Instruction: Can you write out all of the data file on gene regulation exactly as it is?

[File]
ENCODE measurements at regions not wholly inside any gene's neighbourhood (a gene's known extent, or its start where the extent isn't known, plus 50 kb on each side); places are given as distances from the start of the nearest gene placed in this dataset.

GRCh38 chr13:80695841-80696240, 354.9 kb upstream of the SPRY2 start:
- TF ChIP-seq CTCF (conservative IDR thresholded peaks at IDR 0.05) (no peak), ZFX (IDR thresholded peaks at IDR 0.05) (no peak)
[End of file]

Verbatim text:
ENCODE measurements at regions not wholly inside any gene's neighbourhood (a gene's known extent, or its start where the extent isn't known, plus 50 kb on each side); places are given as distances from the start of the nearest gene placed in this dataset.

GRCh38 chr13:80695841-80696240, 354.9 kb upstream of the SPRY2 start:
- TF ChIP-seq CTCF (conservative IDR thresholded peaks at IDR 0.05) (no peak), ZFX (IDR thresholded peaks at IDR 0.05) (no peak)